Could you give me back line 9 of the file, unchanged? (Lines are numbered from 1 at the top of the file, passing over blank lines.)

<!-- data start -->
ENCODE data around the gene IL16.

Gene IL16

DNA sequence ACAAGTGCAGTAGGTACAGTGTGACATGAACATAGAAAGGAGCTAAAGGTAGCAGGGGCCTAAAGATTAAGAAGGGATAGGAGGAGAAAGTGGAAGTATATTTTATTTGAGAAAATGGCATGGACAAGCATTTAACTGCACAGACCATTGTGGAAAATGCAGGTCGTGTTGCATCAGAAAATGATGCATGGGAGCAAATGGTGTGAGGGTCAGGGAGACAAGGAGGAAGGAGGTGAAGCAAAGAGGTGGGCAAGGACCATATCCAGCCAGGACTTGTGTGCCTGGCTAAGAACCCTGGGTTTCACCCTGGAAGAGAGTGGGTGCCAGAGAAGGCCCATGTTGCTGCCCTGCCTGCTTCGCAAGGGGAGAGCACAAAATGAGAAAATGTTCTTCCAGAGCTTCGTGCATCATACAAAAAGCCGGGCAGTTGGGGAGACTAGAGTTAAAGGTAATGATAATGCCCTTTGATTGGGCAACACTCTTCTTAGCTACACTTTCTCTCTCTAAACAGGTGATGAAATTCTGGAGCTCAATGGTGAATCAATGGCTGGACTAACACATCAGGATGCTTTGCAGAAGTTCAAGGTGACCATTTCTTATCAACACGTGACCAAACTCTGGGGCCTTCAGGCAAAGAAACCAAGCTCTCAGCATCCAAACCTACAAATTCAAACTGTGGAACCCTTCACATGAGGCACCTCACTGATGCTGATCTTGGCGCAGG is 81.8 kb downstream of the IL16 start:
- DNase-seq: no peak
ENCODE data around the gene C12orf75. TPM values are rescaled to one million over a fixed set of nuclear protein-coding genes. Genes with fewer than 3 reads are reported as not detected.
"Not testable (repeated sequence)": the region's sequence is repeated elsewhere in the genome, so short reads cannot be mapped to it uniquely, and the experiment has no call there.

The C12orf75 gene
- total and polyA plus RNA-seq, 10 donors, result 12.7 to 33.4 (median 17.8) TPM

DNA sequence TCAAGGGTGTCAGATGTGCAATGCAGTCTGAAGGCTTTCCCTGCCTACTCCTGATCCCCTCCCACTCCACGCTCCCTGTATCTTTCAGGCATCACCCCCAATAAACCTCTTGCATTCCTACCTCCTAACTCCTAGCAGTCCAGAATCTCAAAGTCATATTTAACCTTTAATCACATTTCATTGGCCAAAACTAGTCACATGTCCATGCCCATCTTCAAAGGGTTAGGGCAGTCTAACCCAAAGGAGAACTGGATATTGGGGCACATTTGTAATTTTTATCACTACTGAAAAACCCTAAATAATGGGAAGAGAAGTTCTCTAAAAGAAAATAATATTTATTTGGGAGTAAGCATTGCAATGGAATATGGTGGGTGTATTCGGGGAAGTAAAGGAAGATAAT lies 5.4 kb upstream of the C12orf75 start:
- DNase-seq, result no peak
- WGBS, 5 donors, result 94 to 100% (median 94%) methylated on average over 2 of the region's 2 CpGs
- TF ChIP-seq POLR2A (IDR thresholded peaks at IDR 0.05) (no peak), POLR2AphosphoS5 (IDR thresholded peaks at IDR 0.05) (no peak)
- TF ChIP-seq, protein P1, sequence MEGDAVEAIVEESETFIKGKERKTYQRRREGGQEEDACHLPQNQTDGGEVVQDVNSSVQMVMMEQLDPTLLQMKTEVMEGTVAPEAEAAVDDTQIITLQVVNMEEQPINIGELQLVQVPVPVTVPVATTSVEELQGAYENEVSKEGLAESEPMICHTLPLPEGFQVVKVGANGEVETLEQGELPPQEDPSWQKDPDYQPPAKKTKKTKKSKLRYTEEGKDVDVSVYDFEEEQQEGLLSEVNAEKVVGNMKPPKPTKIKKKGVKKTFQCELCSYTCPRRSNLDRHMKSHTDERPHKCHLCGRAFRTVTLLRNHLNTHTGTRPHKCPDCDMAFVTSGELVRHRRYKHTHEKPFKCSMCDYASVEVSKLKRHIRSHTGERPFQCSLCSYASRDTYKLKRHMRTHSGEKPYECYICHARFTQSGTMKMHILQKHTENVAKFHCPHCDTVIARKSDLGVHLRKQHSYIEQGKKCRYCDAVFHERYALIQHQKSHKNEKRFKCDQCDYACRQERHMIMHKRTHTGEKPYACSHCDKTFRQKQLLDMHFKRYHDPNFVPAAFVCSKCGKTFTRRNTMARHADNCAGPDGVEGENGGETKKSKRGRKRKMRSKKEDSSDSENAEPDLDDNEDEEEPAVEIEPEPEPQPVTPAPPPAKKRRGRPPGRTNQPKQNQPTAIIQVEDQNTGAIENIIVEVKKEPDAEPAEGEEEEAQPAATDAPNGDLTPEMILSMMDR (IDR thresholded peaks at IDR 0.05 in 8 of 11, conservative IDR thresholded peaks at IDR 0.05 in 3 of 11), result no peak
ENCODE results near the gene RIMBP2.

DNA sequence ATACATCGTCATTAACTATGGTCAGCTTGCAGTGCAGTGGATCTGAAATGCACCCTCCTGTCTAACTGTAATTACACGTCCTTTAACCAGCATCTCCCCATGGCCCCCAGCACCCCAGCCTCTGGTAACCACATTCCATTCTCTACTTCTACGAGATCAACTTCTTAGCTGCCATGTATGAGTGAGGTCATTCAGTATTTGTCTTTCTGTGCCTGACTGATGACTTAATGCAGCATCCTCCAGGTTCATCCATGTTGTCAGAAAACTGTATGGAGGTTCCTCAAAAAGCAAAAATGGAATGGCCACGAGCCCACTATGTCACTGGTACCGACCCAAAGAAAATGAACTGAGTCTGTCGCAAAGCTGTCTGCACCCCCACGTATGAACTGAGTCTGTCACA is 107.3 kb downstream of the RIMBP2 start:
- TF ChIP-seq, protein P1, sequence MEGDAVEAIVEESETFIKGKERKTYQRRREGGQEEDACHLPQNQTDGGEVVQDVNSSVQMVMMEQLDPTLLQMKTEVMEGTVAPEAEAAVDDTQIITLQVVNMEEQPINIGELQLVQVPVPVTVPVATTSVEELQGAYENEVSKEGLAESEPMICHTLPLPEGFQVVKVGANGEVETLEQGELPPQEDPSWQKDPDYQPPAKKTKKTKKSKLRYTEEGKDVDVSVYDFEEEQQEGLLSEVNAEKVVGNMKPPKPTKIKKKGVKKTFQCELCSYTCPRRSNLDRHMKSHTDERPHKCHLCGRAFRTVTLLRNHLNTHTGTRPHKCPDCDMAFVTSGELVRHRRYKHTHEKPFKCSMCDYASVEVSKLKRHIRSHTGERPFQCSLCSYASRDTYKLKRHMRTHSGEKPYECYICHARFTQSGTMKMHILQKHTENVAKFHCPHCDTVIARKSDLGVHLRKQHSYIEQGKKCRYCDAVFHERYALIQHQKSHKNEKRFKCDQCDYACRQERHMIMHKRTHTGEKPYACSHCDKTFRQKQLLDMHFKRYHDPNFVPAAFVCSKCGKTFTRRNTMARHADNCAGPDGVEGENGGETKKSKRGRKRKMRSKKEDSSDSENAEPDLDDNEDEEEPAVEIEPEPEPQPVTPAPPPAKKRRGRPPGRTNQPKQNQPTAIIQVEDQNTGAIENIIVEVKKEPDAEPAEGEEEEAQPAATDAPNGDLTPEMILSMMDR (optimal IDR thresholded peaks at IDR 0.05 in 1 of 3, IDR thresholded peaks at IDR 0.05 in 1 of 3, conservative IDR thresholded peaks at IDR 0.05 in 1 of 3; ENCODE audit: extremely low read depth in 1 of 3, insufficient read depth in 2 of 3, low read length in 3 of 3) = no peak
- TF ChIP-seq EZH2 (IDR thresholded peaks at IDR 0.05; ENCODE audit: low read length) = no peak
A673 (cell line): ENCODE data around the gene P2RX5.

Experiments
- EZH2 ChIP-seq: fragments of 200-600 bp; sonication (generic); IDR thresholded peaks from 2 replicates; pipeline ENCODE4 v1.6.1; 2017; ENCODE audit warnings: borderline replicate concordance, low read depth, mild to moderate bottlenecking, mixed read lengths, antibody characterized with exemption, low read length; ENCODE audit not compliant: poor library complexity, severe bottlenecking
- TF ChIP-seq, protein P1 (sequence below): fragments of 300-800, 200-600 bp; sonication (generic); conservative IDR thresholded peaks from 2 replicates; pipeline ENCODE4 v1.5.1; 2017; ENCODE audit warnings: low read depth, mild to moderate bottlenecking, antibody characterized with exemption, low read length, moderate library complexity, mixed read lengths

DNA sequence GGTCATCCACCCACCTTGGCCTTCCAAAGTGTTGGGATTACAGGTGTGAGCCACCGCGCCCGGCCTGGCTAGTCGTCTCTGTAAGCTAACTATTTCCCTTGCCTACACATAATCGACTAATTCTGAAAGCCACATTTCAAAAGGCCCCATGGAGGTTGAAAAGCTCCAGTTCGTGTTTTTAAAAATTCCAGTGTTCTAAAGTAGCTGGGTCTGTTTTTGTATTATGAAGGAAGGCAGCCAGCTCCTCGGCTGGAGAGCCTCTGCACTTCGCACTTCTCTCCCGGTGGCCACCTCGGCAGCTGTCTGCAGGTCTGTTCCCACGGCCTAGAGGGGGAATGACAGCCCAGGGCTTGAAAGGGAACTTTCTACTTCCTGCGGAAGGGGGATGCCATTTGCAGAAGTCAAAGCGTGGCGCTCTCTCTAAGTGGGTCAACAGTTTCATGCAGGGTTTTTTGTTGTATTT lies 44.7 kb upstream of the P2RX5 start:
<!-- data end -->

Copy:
DNA sequence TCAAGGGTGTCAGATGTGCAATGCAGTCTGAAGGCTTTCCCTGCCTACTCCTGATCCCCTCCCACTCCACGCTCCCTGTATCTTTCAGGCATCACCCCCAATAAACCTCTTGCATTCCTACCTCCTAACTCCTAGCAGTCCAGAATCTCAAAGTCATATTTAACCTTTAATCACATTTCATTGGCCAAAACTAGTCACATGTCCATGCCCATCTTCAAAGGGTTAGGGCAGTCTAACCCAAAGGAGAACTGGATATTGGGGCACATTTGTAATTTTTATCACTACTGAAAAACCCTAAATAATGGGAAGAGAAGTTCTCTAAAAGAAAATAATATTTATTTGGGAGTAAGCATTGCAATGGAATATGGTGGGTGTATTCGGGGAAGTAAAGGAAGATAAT lies 5.4 kb upstream of the C12orf75 start: